As mentioned, the main aim of our study was to report the potential beneficial effect of adjusting platelet to lymphocyte ratio (PLR) for large platelets (LPLR), correlating the conventional and the modified biomarker with the standard independent prognostic factors in breast cancer. Apart from this, we assessed the presence of any significant differences of PLR and LPLR between patients with unifocal malignant and benign lesions. Our rationale behind the latter was that LPLR could be of potential value in the differential diagnosis of breast lesions, possibly in the framework of multi-factorial prognostic scores, as well as a parameter of identifying high-risk patients in cases of borderline malignancies. Herein, from this point of view, we reported that LPLR is superior to the conventional PRL, which did not differ significantly between the patients with fibroadenomas and breast cancer, respectively.

It became profound that the fraction of large platelets may play a key role in the process of malignancy. However, changes in platelet sizes are not uncommon laboratory findings. These changes can occur during the natural course of various hematological disorders, active inflammation, anemia, and recent venous thrombosis (which were set as exclusion criteria in our study), as well obesity, diabetes mellitus, dyslipidemia, hypertension, and generally conditions characterized by impaired cardiometabolic function [31, 32]. Thus, it would be very reasonable to assume that an elevation of the proportion of large platelets would be expected in any case in some of our patients, and, consequently, these changes might not be associated with more active types of malignancy. However, there are many studies stating that all of the abovementioned conditions stand as risk factors for the development of various types of cancers [33, 34], breast cancer included, indicating that platelet activation and/or thrombocytosis that characterize these conditions is a possible link between them. In other words, these comorbidity factors are in fact contributing towards the progression of malignancy, since they promote a thrombotic profile (via platelet activation and/or thrombocytosis), which triggers neoangiogenesis and favors neutrophilia, resulting in overexpression of vascular growth factors and lower lymphocyte count, respectively. Consequently, even if platelet activation and/or thrombocytosis could be attributed solely to the presence of cardiovascular and metabolic diseases, this fact stands on its own as a risk factor for the development and progression of cancer and should under no circumstances be regarded as an exclusion criterion, enabling the inclusion of a large pool of patients in any future similar studies.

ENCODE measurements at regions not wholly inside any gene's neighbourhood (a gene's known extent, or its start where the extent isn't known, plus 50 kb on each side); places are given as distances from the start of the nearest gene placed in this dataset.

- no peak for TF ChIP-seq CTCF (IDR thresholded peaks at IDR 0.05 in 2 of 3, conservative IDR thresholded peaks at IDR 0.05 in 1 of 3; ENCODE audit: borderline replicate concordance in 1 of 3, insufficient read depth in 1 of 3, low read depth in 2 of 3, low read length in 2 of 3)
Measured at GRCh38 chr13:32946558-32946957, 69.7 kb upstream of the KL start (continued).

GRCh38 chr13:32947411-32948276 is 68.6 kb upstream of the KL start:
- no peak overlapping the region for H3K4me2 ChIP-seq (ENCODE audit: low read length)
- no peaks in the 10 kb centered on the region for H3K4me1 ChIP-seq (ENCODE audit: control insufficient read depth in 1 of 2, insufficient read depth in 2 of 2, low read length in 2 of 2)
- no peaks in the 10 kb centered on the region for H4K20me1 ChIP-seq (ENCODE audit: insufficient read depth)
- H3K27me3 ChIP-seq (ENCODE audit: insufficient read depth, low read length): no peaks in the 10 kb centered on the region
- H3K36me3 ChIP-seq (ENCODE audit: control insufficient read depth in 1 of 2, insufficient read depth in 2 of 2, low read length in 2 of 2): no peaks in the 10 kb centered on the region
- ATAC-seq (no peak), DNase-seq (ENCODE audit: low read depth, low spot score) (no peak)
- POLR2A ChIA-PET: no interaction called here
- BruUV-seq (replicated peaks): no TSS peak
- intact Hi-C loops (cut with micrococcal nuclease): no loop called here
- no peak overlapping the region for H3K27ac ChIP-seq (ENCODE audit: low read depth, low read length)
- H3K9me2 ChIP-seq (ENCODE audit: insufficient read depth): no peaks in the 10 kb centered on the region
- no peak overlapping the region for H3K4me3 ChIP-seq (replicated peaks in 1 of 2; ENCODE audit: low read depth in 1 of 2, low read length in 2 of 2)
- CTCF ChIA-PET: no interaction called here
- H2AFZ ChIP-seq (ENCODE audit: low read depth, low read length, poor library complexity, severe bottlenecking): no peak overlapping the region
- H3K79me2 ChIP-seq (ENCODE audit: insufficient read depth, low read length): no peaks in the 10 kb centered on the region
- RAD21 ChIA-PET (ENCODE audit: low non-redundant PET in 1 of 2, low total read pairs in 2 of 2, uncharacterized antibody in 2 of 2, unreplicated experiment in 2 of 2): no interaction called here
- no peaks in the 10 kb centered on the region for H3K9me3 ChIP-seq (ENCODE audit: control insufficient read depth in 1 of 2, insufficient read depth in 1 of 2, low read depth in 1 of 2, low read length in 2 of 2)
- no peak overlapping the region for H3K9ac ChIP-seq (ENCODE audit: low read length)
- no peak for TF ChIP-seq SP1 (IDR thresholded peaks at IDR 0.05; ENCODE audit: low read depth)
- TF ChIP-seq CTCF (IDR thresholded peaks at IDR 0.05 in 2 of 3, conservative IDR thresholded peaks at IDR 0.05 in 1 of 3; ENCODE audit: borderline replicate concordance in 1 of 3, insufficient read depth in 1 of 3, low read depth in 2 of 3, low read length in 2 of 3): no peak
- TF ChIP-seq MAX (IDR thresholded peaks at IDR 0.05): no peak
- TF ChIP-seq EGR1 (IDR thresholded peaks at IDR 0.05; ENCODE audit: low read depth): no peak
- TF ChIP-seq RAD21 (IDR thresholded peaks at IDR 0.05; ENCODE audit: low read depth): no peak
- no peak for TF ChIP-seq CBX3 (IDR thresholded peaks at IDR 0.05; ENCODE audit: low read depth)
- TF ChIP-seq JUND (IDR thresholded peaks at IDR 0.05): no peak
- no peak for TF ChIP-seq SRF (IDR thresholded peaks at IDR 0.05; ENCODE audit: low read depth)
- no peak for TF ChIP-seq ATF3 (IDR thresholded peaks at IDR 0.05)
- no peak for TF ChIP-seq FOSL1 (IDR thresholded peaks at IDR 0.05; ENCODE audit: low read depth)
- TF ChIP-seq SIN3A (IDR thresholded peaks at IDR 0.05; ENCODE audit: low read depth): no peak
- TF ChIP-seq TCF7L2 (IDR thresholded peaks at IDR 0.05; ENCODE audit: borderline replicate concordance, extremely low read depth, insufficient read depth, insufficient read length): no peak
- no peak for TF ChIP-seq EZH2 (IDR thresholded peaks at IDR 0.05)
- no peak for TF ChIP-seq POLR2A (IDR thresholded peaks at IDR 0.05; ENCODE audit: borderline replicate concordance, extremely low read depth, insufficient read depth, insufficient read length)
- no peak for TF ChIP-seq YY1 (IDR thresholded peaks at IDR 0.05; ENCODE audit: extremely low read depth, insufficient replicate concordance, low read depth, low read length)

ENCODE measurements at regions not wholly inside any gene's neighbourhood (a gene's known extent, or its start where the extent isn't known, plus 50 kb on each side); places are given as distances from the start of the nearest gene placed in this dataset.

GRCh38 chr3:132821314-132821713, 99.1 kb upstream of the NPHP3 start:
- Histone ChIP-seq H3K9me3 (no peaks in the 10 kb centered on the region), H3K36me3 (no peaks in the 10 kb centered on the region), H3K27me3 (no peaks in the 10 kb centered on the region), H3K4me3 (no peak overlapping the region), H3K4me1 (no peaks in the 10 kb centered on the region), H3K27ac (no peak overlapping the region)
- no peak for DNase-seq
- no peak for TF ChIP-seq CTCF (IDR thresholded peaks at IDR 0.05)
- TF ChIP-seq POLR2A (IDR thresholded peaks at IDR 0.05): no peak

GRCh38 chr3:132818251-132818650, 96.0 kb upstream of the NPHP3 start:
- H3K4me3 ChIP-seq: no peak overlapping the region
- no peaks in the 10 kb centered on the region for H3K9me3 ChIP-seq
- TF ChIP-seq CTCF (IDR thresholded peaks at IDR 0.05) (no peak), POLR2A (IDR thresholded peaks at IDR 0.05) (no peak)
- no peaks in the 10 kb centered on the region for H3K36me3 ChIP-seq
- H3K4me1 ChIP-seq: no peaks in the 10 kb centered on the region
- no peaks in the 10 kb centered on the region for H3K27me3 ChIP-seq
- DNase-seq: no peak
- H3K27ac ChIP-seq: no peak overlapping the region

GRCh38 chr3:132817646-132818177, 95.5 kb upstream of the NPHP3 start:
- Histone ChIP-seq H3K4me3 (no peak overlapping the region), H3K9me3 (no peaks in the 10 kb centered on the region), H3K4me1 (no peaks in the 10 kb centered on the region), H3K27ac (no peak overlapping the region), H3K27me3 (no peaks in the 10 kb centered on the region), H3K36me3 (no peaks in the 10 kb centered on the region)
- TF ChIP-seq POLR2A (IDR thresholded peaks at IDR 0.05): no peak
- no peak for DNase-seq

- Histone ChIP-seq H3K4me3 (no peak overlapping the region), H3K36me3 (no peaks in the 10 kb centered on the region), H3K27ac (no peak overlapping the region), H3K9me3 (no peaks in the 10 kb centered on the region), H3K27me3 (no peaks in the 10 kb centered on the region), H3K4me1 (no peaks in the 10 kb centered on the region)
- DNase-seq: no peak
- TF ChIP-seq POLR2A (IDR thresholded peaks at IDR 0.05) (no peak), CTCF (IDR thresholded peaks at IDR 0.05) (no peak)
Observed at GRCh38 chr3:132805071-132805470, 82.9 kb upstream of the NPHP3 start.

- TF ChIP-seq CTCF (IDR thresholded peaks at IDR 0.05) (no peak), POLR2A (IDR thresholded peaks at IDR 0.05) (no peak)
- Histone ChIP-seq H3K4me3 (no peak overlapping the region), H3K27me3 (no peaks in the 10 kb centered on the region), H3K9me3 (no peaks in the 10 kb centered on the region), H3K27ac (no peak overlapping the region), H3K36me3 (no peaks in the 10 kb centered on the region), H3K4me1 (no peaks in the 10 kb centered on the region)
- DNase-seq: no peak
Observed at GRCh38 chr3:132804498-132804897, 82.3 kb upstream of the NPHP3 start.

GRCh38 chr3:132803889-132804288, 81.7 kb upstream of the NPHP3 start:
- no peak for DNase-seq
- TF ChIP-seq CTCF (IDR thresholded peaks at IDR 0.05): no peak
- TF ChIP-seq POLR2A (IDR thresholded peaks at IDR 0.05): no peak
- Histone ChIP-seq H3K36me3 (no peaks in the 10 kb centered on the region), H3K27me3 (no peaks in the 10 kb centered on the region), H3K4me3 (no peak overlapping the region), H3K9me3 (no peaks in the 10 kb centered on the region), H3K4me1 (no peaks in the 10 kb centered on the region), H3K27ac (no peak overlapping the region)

As mentioned, the fraction of large platelets consists of two arms, the activated platelets, which, by increasing their volume, are able to expose their receptors for aggregation and adhesion, and a significant number of morphologically immature platelets, which are closer to the primitive form of megakaryocyte. However, this particular morphological immaturity does not result in impaired enzymatically active potential; indeed, these more primitive platelets are more active than the smaller ones, having larger amounts of granules that contain adhesion molecules and growth factors, with the last being currently in the center of anticancer research. Thus, large platelets could be the spearhead of the circulating platelets with respect to platelet-cancer interactions. However, our results cannot highlight a potential use of the platelet-large cell ratio solely as a marker of higher-grade malignancy although an increased value was correlated with lymphatic spread and tumor size, being a clear proof of the crucial role of platelets concerning tumor growth and metastatic activity. To the best of our knowledge, there are no published studies examining the usefulness of platelet-large cell ratio in solid cancers, while the poor prognostic value of thrombocytosis has been evaluated thoroughly [35].

Reviewing the literature concerning the value of PLR as a prognostic factor of survival rates in cancer, we realized two facts. At first, there are several studies that do not support the value of PLR as an independent prognostic factor of survival, in contrast with his “twin” marker, NLR, that is widely accepted in the vast majority of relevant studies [410]. Secondly, the majority of those studies in favor of PLR predictive accuracy were conducted in pancreatic cancer, which is associated with extremely prothrombotic profile, clinically manifested with high frequency of thrombotic episodes in these patients [36, 37]. Recently, large studies have demonstrated that pancreatic cancer is associated with high thrombotic risk, while breast cancer is one of the less hypercoagulative cancers [26, 27]. Thus, we believe that the prognostic value of PLR, to an extent which cannot be neglected, lies on the prethrombotic profile of the underlying cancer type, and this is the particular reason we tested our hypothesis in the “relatively hypocoagulative” breast cancer.